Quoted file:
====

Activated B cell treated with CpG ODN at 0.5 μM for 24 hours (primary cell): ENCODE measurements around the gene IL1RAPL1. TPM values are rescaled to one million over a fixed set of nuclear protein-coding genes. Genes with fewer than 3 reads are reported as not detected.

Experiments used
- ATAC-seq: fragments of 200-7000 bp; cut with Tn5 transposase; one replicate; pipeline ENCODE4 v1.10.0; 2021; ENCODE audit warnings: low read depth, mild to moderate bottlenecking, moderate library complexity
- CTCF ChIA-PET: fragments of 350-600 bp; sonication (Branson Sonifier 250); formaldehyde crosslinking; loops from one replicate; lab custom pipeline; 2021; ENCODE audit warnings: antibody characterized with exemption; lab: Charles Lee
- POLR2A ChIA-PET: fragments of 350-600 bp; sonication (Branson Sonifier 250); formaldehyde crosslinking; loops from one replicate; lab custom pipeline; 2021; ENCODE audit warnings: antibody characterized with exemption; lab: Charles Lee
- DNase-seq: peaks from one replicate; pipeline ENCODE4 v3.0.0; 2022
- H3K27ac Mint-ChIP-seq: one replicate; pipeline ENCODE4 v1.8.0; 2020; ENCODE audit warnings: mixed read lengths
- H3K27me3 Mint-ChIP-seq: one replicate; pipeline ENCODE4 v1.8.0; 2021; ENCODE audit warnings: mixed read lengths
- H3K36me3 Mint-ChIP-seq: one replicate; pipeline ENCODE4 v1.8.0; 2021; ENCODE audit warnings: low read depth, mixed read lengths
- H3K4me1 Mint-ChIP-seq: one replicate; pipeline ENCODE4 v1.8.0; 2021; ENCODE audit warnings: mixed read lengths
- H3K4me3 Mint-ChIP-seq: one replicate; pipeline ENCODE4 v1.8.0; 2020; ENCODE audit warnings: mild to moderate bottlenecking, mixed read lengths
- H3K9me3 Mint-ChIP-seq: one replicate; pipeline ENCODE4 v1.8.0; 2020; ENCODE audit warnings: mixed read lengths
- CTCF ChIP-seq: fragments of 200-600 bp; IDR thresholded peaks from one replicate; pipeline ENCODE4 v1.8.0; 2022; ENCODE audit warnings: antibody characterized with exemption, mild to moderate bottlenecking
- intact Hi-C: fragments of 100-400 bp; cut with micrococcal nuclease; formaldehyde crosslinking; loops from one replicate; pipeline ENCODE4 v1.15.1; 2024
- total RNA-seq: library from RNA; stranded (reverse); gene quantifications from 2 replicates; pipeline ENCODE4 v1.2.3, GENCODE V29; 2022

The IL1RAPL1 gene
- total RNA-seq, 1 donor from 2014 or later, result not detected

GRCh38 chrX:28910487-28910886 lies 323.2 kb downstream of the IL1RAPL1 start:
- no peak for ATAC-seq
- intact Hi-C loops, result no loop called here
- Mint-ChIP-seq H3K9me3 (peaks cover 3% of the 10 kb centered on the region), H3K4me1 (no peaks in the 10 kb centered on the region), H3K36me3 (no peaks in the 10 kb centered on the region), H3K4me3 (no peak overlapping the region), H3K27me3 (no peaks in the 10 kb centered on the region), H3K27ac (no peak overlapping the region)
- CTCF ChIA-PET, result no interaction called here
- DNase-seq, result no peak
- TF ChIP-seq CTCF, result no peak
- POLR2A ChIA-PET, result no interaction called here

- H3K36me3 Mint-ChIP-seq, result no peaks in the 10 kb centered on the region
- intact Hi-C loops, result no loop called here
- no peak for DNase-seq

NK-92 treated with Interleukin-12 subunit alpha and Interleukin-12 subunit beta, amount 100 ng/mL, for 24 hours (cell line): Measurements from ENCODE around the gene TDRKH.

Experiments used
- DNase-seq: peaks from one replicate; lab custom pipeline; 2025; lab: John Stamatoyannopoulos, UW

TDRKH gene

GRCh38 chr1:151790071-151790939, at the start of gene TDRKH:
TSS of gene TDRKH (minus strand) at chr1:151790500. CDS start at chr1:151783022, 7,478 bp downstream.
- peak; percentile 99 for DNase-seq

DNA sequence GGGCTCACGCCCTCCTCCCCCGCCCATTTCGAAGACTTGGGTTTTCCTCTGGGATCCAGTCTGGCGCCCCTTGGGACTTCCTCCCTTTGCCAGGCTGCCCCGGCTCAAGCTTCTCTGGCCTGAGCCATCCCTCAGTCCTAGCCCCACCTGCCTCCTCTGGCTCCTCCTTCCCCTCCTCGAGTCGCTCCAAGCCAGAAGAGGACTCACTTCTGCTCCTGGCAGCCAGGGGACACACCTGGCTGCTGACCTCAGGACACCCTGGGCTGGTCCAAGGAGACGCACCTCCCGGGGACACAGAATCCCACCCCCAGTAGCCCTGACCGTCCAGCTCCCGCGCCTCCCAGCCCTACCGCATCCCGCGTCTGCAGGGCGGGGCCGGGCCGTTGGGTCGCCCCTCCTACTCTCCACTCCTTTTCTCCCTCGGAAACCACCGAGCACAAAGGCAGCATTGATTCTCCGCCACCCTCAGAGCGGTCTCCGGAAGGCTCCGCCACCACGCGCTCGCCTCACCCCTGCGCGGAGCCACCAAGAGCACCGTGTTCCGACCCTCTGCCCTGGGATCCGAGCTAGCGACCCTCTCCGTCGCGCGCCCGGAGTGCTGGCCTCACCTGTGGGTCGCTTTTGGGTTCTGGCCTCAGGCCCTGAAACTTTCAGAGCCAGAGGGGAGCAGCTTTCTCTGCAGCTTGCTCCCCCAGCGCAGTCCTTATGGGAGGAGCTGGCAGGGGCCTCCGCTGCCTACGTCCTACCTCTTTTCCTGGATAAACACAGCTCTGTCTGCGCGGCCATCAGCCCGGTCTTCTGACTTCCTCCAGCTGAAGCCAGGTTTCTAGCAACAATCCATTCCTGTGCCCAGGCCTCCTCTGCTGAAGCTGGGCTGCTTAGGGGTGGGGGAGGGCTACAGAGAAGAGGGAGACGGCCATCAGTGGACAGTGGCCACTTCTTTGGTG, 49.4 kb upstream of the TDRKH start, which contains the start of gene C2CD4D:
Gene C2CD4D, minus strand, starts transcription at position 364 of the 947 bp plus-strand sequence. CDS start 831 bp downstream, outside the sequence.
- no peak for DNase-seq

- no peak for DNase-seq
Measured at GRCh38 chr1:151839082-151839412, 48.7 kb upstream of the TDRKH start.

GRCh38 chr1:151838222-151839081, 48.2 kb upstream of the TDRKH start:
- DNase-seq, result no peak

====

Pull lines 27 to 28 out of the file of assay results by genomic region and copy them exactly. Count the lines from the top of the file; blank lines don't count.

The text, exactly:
- intact Hi-C loops, result no loop called here
- no peak for DNase-seq